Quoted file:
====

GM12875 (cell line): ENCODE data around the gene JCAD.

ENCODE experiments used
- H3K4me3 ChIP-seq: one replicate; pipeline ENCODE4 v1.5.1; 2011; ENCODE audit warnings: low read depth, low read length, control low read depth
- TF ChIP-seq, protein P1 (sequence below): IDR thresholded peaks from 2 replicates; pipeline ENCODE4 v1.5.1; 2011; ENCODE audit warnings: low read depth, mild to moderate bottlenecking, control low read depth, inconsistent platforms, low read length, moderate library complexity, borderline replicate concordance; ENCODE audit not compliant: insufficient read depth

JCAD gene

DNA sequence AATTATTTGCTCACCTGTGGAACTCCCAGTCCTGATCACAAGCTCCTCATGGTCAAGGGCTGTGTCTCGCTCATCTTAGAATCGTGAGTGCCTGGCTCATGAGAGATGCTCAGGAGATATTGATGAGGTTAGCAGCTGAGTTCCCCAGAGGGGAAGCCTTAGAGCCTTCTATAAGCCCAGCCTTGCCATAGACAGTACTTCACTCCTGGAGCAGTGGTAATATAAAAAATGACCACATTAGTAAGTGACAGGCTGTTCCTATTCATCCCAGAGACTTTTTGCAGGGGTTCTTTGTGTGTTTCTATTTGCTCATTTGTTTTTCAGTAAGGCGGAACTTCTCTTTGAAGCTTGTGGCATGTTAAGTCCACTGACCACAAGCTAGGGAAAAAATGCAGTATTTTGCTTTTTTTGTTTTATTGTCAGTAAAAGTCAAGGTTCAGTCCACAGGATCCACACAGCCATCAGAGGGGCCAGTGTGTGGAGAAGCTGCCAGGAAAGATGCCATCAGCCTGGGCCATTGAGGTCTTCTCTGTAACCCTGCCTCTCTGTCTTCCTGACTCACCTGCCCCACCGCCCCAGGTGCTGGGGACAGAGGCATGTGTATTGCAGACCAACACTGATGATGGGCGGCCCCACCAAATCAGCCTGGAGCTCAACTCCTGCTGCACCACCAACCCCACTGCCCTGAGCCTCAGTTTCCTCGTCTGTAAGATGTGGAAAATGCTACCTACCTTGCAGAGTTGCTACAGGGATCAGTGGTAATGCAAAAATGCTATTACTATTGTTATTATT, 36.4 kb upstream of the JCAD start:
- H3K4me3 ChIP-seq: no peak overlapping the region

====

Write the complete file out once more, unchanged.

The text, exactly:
GM12875 (cell line): ENCODE data around the gene JCAD.

ENCODE experiments used
- H3K4me3 ChIP-seq: one replicate; pipeline ENCODE4 v1.5.1; 2011; ENCODE audit warnings: low read depth, low read length, control low read depth
- TF ChIP-seq, protein P1 (sequence below): IDR thresholded peaks from 2 replicates; pipeline ENCODE4 v1.5.1; 2011; ENCODE audit warnings: low read depth, mild to moderate bottlenecking, control low read depth, inconsistent platforms, low read length, moderate library complexity, borderline replicate concordance; ENCODE audit not compliant: insufficient read depth

JCAD gene

DNA sequence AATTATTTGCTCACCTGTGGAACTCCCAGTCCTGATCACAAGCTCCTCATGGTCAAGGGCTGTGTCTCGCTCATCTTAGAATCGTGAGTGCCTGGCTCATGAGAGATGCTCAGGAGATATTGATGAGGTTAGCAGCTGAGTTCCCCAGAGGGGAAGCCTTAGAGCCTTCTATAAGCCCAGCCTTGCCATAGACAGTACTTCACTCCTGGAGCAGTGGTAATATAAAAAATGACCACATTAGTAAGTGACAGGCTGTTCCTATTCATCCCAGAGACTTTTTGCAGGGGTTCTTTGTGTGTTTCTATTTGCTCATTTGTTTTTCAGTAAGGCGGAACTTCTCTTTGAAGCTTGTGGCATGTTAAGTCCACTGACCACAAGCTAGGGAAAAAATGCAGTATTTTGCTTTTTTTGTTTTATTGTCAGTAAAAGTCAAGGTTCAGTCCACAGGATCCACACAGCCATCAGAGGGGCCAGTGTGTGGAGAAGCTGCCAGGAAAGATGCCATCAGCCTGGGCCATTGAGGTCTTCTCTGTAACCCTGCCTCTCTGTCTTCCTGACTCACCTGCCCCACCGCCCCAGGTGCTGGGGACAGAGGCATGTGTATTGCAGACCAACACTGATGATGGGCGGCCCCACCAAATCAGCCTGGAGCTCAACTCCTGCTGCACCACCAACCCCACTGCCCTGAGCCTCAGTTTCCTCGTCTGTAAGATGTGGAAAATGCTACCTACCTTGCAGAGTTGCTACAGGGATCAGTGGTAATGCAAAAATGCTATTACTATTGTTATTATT, 36.4 kb upstream of the JCAD start:
- H3K4me3 ChIP-seq: no peak overlapping the region